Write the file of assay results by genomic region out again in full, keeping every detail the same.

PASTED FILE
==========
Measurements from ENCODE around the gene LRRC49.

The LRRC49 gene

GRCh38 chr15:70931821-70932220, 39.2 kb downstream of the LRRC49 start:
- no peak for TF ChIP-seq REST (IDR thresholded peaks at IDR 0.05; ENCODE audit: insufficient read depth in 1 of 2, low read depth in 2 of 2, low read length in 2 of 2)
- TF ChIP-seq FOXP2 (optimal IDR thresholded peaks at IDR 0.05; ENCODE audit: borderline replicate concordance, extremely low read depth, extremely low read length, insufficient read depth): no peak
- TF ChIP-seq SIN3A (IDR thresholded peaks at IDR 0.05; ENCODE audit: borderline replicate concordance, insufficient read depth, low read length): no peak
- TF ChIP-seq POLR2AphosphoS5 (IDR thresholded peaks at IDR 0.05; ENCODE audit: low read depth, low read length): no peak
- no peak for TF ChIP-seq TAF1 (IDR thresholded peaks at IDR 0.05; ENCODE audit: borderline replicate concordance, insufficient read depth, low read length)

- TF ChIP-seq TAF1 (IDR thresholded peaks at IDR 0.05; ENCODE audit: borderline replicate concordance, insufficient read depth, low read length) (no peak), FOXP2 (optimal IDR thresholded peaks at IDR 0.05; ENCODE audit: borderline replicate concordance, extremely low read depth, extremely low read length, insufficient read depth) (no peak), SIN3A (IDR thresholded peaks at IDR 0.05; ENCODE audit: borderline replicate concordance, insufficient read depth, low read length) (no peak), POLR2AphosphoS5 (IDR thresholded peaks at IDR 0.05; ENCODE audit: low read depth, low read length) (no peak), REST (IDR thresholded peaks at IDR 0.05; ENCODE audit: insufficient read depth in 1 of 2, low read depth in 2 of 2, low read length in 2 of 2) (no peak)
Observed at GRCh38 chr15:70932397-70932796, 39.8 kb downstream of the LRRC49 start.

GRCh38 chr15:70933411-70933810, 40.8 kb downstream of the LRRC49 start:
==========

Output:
Measurements from ENCODE around the gene LRRC49.

The LRRC49 gene

GRCh38 chr15:70931821-70932220, 39.2 kb downstream of the LRRC49 start:
- no peak for TF ChIP-seq REST (IDR thresholded peaks at IDR 0.05; ENCODE audit: insufficient read depth in 1 of 2, low read depth in 2 of 2, low read length in 2 of 2)
- TF ChIP-seq FOXP2 (optimal IDR thresholded peaks at IDR 0.05; ENCODE audit: borderline replicate concordance, extremely low read depth, extremely low read length, insufficient read depth): no peak
- TF ChIP-seq SIN3A (IDR thresholded peaks at IDR 0.05; ENCODE audit: borderline replicate concordance, insufficient read depth, low read length): no peak
- TF ChIP-seq POLR2AphosphoS5 (IDR thresholded peaks at IDR 0.05; ENCODE audit: low read depth, low read length): no peak
- no peak for TF ChIP-seq TAF1 (IDR thresholded peaks at IDR 0.05; ENCODE audit: borderline replicate concordance, insufficient read depth, low read length)

- TF ChIP-seq TAF1 (IDR thresholded peaks at IDR 0.05; ENCODE audit: borderline replicate concordance, insufficient read depth, low read length) (no peak), FOXP2 (optimal IDR thresholded peaks at IDR 0.05; ENCODE audit: borderline replicate concordance, extremely low read depth, extremely low read length, insufficient read depth) (no peak), SIN3A (IDR thresholded peaks at IDR 0.05; ENCODE audit: borderline replicate concordance, insufficient read depth, low read length) (no peak), POLR2AphosphoS5 (IDR thresholded peaks at IDR 0.05; ENCODE audit: low read depth, low read length) (no peak), REST (IDR thresholded peaks at IDR 0.05; ENCODE audit: insufficient read depth in 1 of 2, low read depth in 2 of 2, low read length in 2 of 2) (no peak)
Observed at GRCh38 chr15:70932397-70932796, 39.8 kb downstream of the LRRC49 start.

GRCh38 chr15:70933411-70933810, 40.8 kb downstream of the LRRC49 start: